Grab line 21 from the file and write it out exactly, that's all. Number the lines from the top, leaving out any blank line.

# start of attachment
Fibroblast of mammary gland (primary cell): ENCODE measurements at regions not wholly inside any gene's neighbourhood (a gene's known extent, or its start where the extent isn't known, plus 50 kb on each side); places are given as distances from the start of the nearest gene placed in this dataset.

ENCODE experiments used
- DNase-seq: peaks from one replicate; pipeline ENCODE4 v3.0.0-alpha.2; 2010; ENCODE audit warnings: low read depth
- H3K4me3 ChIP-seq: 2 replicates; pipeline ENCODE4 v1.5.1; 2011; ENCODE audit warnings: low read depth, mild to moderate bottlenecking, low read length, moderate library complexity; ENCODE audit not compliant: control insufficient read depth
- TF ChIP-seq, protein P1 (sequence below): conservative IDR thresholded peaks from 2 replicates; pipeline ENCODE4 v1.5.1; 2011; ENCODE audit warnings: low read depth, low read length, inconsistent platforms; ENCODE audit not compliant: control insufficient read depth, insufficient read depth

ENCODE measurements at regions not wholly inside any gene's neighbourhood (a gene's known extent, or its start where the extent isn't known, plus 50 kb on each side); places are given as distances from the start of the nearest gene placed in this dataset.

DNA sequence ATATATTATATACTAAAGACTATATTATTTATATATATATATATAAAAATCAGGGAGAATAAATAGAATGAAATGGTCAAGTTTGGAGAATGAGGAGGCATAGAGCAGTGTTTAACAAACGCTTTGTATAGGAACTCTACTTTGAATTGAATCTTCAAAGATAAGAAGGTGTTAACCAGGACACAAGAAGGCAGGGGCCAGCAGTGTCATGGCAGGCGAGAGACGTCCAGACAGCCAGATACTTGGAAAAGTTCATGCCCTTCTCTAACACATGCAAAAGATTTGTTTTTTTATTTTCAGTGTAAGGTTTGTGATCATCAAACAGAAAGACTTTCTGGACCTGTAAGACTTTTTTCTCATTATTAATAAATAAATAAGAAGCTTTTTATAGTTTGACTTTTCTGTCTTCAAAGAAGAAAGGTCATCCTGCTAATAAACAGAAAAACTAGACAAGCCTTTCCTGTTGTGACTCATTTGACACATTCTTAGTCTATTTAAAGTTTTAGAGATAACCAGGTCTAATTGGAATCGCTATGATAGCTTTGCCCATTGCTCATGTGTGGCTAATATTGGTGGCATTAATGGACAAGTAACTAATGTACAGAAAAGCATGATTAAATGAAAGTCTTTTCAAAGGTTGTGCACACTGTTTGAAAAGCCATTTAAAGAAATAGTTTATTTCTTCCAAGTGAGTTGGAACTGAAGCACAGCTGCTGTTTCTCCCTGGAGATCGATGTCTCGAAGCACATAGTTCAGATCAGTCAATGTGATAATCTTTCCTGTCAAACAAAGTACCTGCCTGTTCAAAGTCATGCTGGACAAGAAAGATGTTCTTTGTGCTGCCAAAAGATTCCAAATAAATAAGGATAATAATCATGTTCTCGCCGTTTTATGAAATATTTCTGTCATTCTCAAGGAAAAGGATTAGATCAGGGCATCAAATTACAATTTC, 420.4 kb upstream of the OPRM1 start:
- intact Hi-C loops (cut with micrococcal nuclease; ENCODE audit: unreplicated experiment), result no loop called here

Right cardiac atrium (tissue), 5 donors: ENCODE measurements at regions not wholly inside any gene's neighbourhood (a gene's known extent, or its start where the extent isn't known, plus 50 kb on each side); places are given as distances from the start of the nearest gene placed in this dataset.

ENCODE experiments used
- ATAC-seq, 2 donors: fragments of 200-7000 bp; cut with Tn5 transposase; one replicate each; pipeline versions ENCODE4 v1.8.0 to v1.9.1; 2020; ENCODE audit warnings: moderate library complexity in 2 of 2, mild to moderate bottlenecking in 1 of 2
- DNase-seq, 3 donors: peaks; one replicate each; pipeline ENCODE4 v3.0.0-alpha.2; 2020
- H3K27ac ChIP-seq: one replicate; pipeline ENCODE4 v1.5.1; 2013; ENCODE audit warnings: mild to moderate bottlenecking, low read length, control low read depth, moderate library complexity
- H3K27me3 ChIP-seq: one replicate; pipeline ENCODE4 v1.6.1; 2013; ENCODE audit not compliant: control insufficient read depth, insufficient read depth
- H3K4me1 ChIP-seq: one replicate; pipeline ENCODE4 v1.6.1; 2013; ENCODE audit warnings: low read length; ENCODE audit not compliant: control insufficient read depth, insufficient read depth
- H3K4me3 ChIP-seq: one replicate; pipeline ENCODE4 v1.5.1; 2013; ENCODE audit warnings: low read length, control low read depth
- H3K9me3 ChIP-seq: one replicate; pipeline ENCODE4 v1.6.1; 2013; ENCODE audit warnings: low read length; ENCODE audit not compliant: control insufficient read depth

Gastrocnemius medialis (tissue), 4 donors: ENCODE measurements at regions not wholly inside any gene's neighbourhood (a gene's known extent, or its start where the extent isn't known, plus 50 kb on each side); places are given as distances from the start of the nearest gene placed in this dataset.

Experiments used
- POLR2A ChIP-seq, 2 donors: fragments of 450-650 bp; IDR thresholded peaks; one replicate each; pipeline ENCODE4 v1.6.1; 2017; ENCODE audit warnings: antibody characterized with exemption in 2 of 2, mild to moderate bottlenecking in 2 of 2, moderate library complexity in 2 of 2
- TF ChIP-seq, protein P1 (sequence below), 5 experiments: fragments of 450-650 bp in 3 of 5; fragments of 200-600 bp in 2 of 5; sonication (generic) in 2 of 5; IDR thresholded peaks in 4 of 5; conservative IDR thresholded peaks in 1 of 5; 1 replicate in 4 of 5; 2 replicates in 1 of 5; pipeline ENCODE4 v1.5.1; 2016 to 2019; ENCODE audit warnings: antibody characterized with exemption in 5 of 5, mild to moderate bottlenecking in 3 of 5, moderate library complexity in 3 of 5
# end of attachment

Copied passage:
- TF ChIP-seq, protein P1 (sequence below), 5 experiments: fragments of 450-650 bp in 3 of 5; fragments of 200-600 bp in 2 of 5; sonication (generic) in 2 of 5; IDR thresholded peaks in 4 of 5; conservative IDR thresholded peaks in 1 of 5; 1 replicate in 4 of 5; 2 replicates in 1 of 5; pipeline ENCODE4 v1.5.1; 2016 to 2019; ENCODE audit warnings: antibody characterized with exemption in 5 of 5, mild to moderate bottlenecking in 3 of 5, moderate library complexity in 3 of 5